Neil Staines is head of trading at The ECU Group


The Saxo Bank Group entities each provide execution-only service and access to permitting a person to view and/or use content available on or via the website is not intended to and does not change or expand on this. Such access and use are at all times subject to (i) The Terms of Use; (ii) Full Disclaimer; (iii) The Risk Warning; (iv) the Rules of Engagement and (v) Notices applying to and/or its content in addition (where relevant) to the terms governing the use of hyperlinks on the website of a member of the Saxo Bank Group by which access to is gained. Such content is therefore provided as no more than information. In particular no advice is intended to be provided or to be relied on as provided nor endorsed by any Saxo Bank Group entity; nor is it to be construed as solicitation or an incentive provided to subscribe for or sell or purchase any financial instrument. All trading or investments you make must be pursuant to your own unprompted and informed self-directed decision. As such no Saxo Bank Group entity will have or be liable for any losses that you may sustain as a result of any investment decision made in reliance on information which is available on or as a result of the use of the Orders given and trades effected are deemed intended to be given or effected for the account of the customer with the Saxo Bank Group entity operating in the jurisdiction in which the customer resides and/or with whom the customer opened and maintains his/her trading account. When trading through your contracting Saxo Bank Group entity will be the counterparty to any trading entered into by you. does not contain (and should not be construed as containing) financial, investment, tax or trading advice or advice of any sort offered, recommended or endorsed by Saxo Bank Group and should not be construed as a record of ourtrading prices, or as an offer, incentive or solicitation for the subscription, sale or purchase in any financial instrument. To the extent that any content is construed as investment research, you must note and accept that the content was not intended to and has not been prepared in accordance with legal requirements designed to promote the independence of investment research and as such, would be considered as a marketing communication under relevant laws. Please read our disclaimers:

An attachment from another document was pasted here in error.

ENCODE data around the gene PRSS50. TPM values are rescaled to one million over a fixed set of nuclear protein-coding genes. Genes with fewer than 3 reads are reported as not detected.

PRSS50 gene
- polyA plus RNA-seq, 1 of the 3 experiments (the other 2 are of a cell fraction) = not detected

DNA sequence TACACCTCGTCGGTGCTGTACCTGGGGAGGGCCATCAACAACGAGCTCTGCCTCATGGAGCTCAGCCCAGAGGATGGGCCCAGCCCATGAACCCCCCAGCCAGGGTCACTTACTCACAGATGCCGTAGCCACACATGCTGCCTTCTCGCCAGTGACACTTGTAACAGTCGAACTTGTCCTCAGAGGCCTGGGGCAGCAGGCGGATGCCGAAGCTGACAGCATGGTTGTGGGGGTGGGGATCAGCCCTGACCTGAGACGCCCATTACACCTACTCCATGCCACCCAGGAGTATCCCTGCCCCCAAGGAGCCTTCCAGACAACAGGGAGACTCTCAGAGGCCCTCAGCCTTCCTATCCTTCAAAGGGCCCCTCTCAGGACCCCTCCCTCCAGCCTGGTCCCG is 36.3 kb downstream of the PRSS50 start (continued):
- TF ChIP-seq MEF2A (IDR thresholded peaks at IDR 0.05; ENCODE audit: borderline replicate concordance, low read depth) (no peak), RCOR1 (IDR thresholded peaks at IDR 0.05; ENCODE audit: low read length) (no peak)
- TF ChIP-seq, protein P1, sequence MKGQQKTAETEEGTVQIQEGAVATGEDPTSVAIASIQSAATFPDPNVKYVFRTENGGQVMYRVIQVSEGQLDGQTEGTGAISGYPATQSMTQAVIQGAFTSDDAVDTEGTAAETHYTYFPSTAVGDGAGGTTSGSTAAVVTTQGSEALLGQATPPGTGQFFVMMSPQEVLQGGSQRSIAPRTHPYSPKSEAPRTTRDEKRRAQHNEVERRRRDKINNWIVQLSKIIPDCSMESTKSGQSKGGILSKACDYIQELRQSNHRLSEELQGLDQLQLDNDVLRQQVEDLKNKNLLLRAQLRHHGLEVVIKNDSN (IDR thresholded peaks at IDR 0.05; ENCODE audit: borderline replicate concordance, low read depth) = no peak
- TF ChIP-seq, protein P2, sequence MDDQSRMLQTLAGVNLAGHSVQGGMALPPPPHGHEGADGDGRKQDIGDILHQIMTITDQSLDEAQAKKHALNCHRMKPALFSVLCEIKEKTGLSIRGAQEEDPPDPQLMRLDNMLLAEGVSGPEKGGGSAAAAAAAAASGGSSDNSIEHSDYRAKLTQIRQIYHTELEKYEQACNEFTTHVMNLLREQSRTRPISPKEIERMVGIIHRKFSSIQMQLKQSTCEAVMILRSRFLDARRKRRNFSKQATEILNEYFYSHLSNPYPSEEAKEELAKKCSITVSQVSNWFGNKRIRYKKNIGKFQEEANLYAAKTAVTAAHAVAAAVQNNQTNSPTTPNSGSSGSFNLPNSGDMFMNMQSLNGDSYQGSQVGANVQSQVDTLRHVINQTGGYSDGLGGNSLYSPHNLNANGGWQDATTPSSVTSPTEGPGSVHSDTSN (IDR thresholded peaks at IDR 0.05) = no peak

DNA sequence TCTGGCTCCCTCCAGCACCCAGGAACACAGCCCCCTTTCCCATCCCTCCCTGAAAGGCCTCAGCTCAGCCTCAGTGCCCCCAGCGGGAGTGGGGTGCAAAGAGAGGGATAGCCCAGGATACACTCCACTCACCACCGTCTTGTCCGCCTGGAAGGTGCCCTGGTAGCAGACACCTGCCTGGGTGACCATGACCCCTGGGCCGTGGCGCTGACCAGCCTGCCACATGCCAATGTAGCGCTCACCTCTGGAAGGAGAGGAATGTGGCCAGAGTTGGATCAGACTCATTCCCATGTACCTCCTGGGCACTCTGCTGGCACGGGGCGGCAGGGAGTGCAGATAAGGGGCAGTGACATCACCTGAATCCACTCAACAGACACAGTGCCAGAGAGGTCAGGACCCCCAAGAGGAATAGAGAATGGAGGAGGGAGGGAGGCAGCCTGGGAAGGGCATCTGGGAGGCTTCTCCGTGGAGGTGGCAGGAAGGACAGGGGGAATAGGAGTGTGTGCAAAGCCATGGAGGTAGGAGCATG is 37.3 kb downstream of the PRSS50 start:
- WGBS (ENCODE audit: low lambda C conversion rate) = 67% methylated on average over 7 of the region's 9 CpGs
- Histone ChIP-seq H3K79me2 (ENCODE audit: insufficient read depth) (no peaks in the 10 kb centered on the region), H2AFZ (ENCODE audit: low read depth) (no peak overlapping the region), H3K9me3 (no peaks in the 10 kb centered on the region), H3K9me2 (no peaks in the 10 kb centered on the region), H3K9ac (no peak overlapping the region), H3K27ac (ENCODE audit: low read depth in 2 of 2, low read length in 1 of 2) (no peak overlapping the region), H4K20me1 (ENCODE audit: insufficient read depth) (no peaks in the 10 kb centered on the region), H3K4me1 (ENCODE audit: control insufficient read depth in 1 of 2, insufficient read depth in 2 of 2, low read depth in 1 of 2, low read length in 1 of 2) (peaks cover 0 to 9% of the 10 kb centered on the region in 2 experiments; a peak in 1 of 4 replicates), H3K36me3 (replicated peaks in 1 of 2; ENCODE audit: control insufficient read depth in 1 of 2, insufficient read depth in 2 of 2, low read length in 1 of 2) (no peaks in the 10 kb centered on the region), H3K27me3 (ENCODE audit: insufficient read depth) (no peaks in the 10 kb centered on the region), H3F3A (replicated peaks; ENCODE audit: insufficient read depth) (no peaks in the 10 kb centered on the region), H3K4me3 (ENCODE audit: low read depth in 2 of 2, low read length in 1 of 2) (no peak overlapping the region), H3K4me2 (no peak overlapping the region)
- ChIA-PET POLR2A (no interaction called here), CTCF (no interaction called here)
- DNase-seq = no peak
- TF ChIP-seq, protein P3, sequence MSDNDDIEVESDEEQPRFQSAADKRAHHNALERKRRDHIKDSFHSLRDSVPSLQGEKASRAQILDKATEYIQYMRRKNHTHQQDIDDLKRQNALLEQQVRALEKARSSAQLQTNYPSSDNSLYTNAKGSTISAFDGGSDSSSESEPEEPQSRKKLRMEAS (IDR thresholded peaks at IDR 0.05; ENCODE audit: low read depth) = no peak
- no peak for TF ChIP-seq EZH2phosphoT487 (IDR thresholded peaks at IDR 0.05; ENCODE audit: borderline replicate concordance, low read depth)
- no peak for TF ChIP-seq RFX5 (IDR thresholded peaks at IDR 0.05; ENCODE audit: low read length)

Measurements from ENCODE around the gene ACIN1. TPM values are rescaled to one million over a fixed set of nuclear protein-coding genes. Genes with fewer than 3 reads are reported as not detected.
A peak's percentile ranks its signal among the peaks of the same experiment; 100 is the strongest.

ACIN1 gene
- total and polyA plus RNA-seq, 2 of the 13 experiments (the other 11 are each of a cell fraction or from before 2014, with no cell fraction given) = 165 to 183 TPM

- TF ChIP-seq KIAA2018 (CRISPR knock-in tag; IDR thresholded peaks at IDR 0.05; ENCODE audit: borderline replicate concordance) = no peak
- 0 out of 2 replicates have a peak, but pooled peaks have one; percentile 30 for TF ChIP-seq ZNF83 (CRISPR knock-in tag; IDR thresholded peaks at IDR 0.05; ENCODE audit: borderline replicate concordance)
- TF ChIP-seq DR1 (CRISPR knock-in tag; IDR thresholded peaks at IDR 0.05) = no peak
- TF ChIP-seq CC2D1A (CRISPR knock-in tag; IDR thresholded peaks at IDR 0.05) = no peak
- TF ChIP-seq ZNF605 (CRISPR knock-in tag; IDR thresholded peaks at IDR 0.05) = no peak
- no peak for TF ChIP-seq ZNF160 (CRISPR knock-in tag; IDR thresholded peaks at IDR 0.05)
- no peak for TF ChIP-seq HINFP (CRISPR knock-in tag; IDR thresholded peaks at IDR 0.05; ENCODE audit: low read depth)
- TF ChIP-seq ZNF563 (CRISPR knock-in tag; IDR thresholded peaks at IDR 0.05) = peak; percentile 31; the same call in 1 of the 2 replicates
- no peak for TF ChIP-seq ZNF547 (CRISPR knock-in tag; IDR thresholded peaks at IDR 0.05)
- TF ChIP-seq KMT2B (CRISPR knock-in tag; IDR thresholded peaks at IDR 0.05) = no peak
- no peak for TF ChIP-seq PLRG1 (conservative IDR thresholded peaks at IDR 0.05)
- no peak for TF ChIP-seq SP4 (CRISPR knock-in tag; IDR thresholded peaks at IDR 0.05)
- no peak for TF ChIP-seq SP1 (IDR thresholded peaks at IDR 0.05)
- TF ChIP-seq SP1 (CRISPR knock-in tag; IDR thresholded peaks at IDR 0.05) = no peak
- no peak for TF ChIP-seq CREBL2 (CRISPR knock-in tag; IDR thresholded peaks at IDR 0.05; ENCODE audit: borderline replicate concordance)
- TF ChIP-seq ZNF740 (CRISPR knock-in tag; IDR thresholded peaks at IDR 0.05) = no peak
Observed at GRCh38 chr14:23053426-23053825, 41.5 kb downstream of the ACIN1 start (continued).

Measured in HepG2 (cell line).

- Notification on Non-Independent Invetment Research
- Full disclaimer
- 沪ICP备13028953号-1

Check your inbox for a mail from us to fully activate your profile. No mail? Have us re-send your verification mail